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How to crack a nut.

Mixed nuts.
Photo Credit: Marina Raspopova

Nuts are tough nuts to crack. Mostly. Some are actually quite easy. Of course, you’re supposed to crack the shell, not the nut but ignoring that, I’ve devised what I hope is a helpful toughness scale for the most common varieties, typically found in a bag of mixed nuts. Starting with the easiest.

Hazelnuts defy the cliche given that they’re pretty easy to crack. They’re just the right size to fit snuggly into the smaller jaws of a standard nutcracker and the shell is so thin, a gentle squeeze is enough to access the goodness inside. Anyone can crack a hazelnut.

It’s fortunate for me that hazelnuts are my favourite. I don’t just mean when they’re added to Nutella but I am excluding honey & caramel, salted and dry roasted peanuts which, having been processed to within a Planck length of their lives, obviously taste far more delicious.

Moving up the nut-cracking-toughness scale requires a definition of what it actually means for a nut to be tough to crack. Do we mean a tougher nut simply requires more strength or is a measure of skill also necessary? Revisiting the hazelnut; the only skill involved is to avoid crushing it with an overly vigorous cracking action. Almonds on the other hand, call for a lot more pressure and zero skill.

For some reason almonds have evolved with a particularly chunky shell. You really gotta squeeze hard on those crackers. Purely in terms of the force required, I believe they can claim to be the toughest nuts to crack. Indeed, I question if they’re even worth it. The nut nestled inside tends to be disappointedly meagre compared to what you started with and it often tastes quite bitter. The effort/reward ratio is below the threshold with almonds. It’s better to think of them as confectionary and buy a pack of the sugared variety instead.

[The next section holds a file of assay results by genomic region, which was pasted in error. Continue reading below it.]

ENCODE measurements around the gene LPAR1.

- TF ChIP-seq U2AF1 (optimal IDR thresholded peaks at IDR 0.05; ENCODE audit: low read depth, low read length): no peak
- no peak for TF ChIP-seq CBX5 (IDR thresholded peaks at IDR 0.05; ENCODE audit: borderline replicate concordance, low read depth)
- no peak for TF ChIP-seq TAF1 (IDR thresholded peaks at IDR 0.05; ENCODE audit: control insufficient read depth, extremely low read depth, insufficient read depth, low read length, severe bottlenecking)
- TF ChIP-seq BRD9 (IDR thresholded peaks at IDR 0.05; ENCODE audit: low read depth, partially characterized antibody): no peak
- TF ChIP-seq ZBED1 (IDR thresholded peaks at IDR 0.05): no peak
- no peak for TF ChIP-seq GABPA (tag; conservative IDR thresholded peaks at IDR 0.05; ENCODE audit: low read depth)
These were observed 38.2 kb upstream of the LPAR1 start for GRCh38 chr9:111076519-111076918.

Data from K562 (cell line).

Walnuts have a more intricate structure than the nuts we’ve encountered so far and are accordingly more fragile. The necessary cracking force is somewhere between hazelnuts and almonds but here’s where your cracking skills come into play because it’s rather difficult to prise out the prize in one piece. To be honest, I’ve yet to figure out the technique.

I start by gently squeezing my nuts. The shell cracks but doesn’t entirely break open. At this point I consider it too risky for crackers so I switch to guns... er... I mean fingers, but it’s still too hard for fingers so I switch back to missiles, inevitably smashing it to pieces. Despondently, I begin the process of identifying broken bits of nut from broken bits of shell. My walnut cracking methodology is in need of improvement and I’m open to suggestions.

To my palate, pecans taste much the same as walnuts but their substantially thinner shell and elongated shape makes them way more difficult to crack without, once again, producing a pile of detritus, which is why a whole bunch of pecans tend to be left in my nut bag when all the hazelnuts, almonds and walnuts are gone. Then, with a sigh, I attempt to tackle them.

As someone who struggles with walnuts, I have no hope with pecans. The first problem is how to position them in your crackers. Logically, lengthways should crack the shell in the best place but a standard nutcracker lacks the design capable of clamping a pecan this way. It just falls out.

Gripping the nut around its middle and applying a tender squeeze is a false start. The shell can be cracked without breaking the nut but not in a way that’s convenient to extract it. Peeling off the shell seems to be the only feasible option but it’s stubborn stuff. Usually you get to a piece that won’t budge so you give it another go in the crackers and then… destruction. And it hurts my fingers.

The only reason I ever try to crack a pecan is to see if I can liberate the nut in one piece. Through a combination of luck and great patience I have managed it a few times. Such joyous occasions warrant calling someone to share the achievement. But it’s not worth the hassle just to eat the contents.

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